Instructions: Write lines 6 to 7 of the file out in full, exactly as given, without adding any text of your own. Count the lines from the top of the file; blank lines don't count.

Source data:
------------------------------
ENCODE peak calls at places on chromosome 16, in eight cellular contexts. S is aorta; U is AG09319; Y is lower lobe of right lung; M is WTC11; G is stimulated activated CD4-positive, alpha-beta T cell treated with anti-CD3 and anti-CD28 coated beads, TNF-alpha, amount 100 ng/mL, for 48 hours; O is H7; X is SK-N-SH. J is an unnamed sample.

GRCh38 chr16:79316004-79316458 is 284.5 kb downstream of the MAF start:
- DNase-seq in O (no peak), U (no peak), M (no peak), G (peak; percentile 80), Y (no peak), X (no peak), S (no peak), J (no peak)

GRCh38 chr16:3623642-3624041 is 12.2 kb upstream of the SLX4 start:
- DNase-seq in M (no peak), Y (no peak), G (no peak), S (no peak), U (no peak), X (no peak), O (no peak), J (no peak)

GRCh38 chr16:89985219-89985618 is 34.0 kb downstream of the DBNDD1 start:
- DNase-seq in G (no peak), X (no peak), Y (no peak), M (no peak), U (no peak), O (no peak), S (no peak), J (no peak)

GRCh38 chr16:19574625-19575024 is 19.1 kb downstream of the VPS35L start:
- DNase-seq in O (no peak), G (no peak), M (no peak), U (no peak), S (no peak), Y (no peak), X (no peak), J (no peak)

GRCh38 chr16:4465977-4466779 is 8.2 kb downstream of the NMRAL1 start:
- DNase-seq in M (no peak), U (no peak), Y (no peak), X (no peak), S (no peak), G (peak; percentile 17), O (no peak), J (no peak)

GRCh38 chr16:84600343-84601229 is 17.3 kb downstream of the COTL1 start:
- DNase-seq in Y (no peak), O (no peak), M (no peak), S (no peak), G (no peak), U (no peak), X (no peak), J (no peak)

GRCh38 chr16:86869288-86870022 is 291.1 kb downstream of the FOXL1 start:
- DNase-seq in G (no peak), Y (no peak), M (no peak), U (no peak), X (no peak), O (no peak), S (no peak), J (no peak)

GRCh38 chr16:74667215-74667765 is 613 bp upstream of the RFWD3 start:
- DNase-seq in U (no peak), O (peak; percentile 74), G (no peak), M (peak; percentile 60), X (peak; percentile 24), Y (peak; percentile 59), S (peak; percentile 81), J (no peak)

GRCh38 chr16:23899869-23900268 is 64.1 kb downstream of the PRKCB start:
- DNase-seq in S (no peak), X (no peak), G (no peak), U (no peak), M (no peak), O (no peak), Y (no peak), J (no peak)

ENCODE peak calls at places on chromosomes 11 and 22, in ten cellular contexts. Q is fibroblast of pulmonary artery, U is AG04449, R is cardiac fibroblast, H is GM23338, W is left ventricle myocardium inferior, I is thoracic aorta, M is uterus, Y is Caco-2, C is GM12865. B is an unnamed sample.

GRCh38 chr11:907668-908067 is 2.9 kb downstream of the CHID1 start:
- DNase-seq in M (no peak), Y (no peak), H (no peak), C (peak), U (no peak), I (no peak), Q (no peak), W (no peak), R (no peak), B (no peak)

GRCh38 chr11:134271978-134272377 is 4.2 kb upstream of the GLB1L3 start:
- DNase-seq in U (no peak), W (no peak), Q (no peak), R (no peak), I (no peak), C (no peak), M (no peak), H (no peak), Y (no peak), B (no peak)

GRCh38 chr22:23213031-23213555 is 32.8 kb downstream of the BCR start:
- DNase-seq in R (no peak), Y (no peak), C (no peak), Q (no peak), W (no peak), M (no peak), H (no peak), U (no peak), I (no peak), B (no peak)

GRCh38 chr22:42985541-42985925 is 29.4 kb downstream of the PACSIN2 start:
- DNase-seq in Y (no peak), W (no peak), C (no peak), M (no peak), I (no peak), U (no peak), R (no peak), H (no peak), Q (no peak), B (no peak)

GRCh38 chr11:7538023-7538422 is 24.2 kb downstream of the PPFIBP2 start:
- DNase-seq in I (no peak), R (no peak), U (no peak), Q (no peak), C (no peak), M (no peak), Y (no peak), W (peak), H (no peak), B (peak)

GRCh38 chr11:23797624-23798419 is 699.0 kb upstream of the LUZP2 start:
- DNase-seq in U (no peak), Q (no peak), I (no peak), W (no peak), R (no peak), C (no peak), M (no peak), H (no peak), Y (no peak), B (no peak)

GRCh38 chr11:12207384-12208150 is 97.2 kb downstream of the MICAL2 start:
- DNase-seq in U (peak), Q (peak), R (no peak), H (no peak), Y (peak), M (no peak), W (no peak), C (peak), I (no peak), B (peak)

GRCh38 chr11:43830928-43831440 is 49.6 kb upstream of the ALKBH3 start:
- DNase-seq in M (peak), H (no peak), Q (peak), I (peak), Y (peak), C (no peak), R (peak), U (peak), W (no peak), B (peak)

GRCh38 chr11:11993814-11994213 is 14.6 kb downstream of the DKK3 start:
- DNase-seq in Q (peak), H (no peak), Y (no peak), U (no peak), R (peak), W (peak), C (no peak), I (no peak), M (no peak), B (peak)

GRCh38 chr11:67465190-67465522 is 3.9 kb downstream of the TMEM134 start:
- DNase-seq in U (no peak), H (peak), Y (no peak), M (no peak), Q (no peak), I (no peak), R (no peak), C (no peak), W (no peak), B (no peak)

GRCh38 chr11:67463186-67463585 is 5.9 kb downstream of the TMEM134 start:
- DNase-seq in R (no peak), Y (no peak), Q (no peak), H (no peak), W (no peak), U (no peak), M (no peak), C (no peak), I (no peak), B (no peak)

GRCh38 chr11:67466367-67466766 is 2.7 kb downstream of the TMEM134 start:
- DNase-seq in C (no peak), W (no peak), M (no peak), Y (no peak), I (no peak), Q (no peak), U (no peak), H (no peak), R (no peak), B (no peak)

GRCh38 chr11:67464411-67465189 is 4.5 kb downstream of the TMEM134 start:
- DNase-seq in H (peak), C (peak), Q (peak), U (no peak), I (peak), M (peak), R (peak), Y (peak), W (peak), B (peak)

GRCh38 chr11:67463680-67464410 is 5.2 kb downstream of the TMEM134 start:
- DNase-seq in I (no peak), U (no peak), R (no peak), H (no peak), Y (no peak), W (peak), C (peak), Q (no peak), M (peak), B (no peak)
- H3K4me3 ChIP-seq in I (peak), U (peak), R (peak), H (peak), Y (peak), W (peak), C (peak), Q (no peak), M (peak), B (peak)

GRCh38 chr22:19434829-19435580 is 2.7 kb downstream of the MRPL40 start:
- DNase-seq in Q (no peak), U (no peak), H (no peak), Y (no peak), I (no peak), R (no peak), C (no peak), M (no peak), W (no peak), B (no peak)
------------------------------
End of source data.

GRCh38 chr16:89985219-89985618 is 34.0 kb downstream of the DBNDD1 start:
- DNase-seq in G (no peak), X (no peak), Y (no peak), M (no peak), U (no peak), O (no peak), S (no peak), J (no peak)